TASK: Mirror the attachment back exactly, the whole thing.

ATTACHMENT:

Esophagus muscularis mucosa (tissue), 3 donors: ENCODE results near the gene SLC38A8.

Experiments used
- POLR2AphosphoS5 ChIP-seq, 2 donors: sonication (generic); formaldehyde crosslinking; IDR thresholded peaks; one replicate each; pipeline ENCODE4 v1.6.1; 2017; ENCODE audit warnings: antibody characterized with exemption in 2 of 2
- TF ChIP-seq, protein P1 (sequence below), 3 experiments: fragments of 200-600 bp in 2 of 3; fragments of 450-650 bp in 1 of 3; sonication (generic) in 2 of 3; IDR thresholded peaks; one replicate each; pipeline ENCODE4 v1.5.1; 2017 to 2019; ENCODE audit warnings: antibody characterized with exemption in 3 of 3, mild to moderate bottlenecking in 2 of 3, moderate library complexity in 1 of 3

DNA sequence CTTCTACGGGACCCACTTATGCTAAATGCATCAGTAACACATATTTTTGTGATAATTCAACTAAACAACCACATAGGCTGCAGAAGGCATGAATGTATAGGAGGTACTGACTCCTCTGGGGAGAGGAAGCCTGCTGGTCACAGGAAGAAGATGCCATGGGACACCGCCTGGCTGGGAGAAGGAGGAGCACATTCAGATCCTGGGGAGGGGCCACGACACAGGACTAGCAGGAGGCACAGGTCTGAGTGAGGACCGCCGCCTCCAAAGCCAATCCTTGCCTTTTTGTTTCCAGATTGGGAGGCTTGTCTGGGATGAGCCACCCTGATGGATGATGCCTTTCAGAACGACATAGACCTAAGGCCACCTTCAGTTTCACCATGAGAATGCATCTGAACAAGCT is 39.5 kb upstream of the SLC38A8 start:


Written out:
Esophagus muscularis mucosa (tissue), 3 donors: ENCODE results near the gene SLC38A8.

Experiments used
- POLR2AphosphoS5 ChIP-seq, 2 donors: sonication (generic); formaldehyde crosslinking; IDR thresholded peaks; one replicate each; pipeline ENCODE4 v1.6.1; 2017; ENCODE audit warnings: antibody characterized with exemption in 2 of 2
- TF ChIP-seq, protein P1 (sequence below), 3 experiments: fragments of 200-600 bp in 2 of 3; fragments of 450-650 bp in 1 of 3; sonication (generic) in 2 of 3; IDR thresholded peaks; one replicate each; pipeline ENCODE4 v1.5.1; 2017 to 2019; ENCODE audit warnings: antibody characterized with exemption in 3 of 3, mild to moderate bottlenecking in 2 of 3, moderate library complexity in 1 of 3

DNA sequence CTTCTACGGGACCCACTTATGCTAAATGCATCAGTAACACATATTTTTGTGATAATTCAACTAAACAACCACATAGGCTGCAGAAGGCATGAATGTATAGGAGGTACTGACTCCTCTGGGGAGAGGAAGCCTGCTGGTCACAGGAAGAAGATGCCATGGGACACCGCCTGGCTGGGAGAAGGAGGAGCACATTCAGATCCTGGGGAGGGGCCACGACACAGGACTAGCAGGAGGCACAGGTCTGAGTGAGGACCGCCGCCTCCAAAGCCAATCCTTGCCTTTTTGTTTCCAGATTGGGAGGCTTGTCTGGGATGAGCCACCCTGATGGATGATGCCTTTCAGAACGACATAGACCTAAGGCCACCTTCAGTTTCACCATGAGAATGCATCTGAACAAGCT is 39.5 kb upstream of the SLC38A8 start: